December 2004 Archives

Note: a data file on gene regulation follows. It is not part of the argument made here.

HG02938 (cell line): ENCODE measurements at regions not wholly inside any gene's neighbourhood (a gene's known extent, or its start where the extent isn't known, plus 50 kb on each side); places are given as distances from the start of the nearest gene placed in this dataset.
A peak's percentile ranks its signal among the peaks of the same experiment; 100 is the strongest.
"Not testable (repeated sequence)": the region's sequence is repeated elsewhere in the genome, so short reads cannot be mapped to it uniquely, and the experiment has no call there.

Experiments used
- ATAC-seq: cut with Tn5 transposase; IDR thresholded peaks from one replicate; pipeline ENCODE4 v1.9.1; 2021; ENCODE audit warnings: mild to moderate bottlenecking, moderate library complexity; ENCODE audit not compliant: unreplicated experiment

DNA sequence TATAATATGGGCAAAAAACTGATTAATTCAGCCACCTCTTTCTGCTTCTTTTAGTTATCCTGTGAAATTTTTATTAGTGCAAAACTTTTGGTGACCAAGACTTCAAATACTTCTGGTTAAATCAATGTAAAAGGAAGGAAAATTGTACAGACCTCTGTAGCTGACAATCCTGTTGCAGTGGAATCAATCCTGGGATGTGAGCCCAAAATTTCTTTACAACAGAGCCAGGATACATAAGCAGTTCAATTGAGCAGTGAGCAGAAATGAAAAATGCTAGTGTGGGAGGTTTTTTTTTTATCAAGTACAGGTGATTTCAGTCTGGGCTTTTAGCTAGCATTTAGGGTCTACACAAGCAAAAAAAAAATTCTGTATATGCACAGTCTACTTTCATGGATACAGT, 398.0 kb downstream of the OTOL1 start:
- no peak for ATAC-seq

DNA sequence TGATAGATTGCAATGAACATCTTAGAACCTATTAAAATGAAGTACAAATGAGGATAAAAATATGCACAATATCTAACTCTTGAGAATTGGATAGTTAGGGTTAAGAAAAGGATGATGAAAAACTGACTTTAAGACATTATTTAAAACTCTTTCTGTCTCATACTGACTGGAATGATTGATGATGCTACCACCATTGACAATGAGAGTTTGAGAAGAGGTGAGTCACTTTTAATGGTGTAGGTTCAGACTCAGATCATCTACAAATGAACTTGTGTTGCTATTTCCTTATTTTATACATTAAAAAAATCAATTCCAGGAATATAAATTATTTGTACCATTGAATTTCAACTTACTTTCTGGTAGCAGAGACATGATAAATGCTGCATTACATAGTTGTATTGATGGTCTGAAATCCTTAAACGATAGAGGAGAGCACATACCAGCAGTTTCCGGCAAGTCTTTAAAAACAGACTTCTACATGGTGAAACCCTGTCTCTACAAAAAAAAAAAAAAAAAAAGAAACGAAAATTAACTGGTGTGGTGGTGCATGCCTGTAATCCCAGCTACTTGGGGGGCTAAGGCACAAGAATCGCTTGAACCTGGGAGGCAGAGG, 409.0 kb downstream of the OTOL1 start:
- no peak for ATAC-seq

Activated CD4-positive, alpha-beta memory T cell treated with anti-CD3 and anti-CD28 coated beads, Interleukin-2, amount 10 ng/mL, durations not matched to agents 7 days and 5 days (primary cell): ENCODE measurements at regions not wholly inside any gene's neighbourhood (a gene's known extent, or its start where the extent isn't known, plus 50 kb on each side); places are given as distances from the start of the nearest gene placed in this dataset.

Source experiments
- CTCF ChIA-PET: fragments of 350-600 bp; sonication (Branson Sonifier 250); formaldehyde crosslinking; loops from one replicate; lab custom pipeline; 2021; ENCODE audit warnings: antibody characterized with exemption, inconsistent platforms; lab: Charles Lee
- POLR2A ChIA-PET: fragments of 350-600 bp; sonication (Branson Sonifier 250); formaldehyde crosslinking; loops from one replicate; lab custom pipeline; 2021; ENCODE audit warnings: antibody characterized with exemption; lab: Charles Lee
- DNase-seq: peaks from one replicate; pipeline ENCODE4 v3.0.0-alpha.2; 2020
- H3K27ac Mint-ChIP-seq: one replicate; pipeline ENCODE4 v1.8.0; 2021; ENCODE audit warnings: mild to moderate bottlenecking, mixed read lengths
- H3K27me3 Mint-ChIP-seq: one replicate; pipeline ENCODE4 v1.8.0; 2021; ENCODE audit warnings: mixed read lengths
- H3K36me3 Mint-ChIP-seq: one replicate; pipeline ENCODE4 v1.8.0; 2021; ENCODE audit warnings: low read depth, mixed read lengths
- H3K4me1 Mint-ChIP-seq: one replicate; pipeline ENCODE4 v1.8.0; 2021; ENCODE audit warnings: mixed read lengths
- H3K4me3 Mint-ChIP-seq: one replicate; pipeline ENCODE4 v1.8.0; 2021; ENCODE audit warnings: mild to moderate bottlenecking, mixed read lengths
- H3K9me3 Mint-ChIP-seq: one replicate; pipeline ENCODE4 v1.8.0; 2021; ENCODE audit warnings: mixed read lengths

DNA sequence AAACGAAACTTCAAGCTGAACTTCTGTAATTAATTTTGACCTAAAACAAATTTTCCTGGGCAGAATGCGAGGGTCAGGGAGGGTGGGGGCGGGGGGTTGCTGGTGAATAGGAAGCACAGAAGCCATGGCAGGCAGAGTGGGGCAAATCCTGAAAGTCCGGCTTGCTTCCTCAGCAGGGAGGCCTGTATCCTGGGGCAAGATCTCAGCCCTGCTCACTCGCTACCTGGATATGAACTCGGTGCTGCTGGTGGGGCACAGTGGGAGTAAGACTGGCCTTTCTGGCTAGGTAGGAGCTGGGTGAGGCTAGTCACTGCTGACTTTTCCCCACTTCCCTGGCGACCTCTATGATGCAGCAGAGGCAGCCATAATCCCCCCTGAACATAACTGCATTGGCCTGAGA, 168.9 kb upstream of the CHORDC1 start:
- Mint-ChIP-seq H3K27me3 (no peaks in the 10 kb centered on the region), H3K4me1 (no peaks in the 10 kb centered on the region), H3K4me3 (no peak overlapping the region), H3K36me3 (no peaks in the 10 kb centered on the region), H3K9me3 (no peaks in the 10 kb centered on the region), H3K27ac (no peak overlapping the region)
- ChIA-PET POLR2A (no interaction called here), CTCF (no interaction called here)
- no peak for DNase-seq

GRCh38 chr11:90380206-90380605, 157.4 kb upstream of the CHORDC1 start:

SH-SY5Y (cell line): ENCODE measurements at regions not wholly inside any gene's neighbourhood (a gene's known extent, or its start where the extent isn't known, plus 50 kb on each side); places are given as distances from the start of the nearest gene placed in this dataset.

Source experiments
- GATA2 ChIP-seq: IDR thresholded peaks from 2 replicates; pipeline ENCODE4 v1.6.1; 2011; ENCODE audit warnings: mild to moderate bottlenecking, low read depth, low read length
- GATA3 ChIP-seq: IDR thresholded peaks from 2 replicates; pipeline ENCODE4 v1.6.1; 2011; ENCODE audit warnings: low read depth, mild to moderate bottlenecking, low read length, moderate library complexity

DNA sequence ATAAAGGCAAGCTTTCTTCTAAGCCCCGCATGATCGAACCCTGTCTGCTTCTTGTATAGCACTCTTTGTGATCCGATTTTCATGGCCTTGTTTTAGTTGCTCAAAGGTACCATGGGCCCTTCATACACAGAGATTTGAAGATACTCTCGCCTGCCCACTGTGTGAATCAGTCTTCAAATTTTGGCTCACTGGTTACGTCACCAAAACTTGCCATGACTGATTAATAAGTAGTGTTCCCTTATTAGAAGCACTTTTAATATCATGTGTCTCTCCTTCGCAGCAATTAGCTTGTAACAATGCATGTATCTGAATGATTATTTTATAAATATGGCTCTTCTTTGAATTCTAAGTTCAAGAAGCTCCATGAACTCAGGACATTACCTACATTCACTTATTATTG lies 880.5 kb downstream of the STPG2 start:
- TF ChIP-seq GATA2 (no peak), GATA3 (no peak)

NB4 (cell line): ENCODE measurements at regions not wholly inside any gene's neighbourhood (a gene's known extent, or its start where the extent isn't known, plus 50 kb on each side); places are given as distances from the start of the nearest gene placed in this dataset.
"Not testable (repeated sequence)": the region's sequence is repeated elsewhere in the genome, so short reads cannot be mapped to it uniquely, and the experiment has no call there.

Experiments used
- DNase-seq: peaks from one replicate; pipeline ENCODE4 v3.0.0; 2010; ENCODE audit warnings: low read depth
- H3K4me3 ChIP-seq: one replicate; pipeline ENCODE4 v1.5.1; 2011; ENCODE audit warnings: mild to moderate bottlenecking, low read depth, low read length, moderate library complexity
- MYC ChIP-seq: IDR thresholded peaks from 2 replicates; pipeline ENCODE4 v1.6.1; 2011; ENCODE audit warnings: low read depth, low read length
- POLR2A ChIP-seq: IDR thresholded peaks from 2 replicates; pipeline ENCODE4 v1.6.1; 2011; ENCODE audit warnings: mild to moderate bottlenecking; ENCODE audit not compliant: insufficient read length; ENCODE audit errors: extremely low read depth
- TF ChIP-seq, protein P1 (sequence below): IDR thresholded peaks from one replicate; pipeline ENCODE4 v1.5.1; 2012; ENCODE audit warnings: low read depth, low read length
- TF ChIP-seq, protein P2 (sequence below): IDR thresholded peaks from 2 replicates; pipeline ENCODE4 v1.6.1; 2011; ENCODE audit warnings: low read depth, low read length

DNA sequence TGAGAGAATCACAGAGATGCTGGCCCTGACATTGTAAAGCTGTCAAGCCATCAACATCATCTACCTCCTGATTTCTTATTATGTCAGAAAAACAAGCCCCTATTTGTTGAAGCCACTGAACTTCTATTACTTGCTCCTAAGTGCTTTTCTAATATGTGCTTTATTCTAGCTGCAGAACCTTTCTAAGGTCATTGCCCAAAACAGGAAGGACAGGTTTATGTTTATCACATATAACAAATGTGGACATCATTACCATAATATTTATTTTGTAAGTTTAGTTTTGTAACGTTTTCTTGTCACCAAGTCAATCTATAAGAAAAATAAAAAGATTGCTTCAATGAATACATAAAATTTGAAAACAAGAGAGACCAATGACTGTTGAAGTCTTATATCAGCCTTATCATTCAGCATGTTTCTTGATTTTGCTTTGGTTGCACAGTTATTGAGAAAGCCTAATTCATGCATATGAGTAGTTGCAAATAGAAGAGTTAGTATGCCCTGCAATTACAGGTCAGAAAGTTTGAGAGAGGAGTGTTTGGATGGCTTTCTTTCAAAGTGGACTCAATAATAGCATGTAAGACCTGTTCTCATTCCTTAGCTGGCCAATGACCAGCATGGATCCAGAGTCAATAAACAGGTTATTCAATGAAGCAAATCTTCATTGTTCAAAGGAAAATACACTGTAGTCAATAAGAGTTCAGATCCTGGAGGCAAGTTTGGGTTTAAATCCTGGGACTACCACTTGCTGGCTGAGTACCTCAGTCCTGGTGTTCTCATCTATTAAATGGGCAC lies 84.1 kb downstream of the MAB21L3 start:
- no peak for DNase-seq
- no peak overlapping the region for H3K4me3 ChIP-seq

In The Bedroom is a multi-Oscar nominated picture about love, life and death in the small town of Camden, Maine. Featuring some stalwart performances by both veterans like Sissy Spacek, Marisa Tomei and Tom Wilkinson, as well as relative newcomers like Nick Stahl and William Mapother, it is a solid story about life in a small town when tragedy hits.Frank Fowler (Stahl) is the only child and budding architect of Matt (Wilkinson) and Ruth (Spacek), just graduated high school with a bright future in front of him, including interviews at some fancy Boston area schools. They live in Camden Maine, a small seacoast communty, where Matt is the local doctor. The one fly in the ointment is that Frank has fallen in love (despite his protestations to the contrary) with Natalie Strout (Tomei), the estranged wife of Richard (Mapother) and mother of two young sons. Richard is part of the canning Strouts, who own a big canning factory in town, but is also something of a hot head. Frank begins to have doubts about heading off to school and begins to tell conflicting stories about the college interview process to his parents. The parents obviously want Frank to head to a good school, although they like Natalie and her two boys. But this little melodrama is nothing compared to the tragedy that awaits all of them. I'll try not to give too much away; suffice to say, bad things happen to good people, and "revenge is a dish best served cold". I enjoyed this film, although a couple of things really bothered me. One, and the main thing, was how all the actors strove for that perfect Maine accent. Believe me, I have plenty of relatives born and raised "Downeast Maine" and none of them sound that way. It all sounded like a very Hollywood version of the Maine accent, like they needed extra emphasis (to go with the frequent views of the "Entering Camden" arch) of just how much the action was tied to Maine. It was very grating. The plodding and stolid storyline was the other main drawback. Every step felt calculated and even the hard to swallow retribution was spotlighted a mile away. It was almost too carefully constructed and a little too neat to mirror real life. And, despite the effort, I still didn't believe the characters would have taken the ultimate step in the end. The picture was sharp and the cinematography was real solid as well. There were a couple of real interesting shots, but for the most part, the story was told with a steady hand. Maine comes off looking very nice in the summer, with Camden the very picture of New England. I really enjoyed the Red Sox games playing in the background, on the radios all over the place. One amazing coincidence came up at the end, as the credits scrolled by. The movie was dedicated to the author Andre Dubus, whose story "The Killings" was used as the inspiration. Oddly enough, I am listening to a book on tape of the story "House of Sand and Fog" (later made into a movie itself), and it was written by Andre Dubus III, who turns out to be Andre Dubus' son, who lives right up the road in Newburyport and teaches at local colleges! Very odd how these serendipitous moments come about, isn't it? Anyway, I recommend this movie as a good rental. The acting was all above average (like the children in Lake Wobegon) and the story engrossing, especially for parents. It really tells a story of how much we have emotionally invested in our children, as scary as that may be.